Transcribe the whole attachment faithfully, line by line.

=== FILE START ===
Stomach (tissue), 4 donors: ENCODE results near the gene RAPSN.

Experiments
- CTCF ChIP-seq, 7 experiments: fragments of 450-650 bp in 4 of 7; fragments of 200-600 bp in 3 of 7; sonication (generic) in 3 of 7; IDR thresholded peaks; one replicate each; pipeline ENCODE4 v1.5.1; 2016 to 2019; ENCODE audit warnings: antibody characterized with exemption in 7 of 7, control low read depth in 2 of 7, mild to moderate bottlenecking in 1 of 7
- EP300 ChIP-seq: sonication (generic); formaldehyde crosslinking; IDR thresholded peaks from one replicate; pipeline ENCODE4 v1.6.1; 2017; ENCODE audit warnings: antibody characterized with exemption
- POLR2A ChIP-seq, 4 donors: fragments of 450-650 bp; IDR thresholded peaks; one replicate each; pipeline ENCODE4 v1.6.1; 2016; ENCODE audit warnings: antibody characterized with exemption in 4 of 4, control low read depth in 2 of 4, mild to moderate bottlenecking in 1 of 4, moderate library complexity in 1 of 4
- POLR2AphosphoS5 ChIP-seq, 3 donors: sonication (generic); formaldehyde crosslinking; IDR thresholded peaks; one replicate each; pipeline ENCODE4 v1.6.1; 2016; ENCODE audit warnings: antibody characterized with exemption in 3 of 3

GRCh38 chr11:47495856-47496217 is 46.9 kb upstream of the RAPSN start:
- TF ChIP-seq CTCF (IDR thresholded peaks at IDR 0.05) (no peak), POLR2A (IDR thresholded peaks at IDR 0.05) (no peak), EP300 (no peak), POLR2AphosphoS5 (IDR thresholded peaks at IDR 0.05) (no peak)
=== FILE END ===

Stomach (tissue), 4 donors: ENCODE results near the gene RAPSN.

Experiments
- CTCF ChIP-seq, 7 experiments: fragments of 450-650 bp in 4 of 7; fragments of 200-600 bp in 3 of 7; sonication (generic) in 3 of 7; IDR thresholded peaks; one replicate each; pipeline ENCODE4 v1.5.1; 2016 to 2019; ENCODE audit warnings: antibody characterized with exemption in 7 of 7, control low read depth in 2 of 7, mild to moderate bottlenecking in 1 of 7
- EP300 ChIP-seq: sonication (generic); formaldehyde crosslinking; IDR thresholded peaks from one replicate; pipeline ENCODE4 v1.6.1; 2017; ENCODE audit warnings: antibody characterized with exemption
- POLR2A ChIP-seq, 4 donors: fragments of 450-650 bp; IDR thresholded peaks; one replicate each; pipeline ENCODE4 v1.6.1; 2016; ENCODE audit warnings: antibody characterized with exemption in 4 of 4, control low read depth in 2 of 4, mild to moderate bottlenecking in 1 of 4, moderate library complexity in 1 of 4
- POLR2AphosphoS5 ChIP-seq, 3 donors: sonication (generic); formaldehyde crosslinking; IDR thresholded peaks; one replicate each; pipeline ENCODE4 v1.6.1; 2016; ENCODE audit warnings: antibody characterized with exemption in 3 of 3

GRCh38 chr11:47495856-47496217 is 46.9 kb upstream of the RAPSN start:
- TF ChIP-seq CTCF (IDR thresholded peaks at IDR 0.05) (no peak), POLR2A (IDR thresholded peaks at IDR 0.05) (no peak), EP300 (no peak), POLR2AphosphoS5 (IDR thresholded peaks at IDR 0.05) (no peak)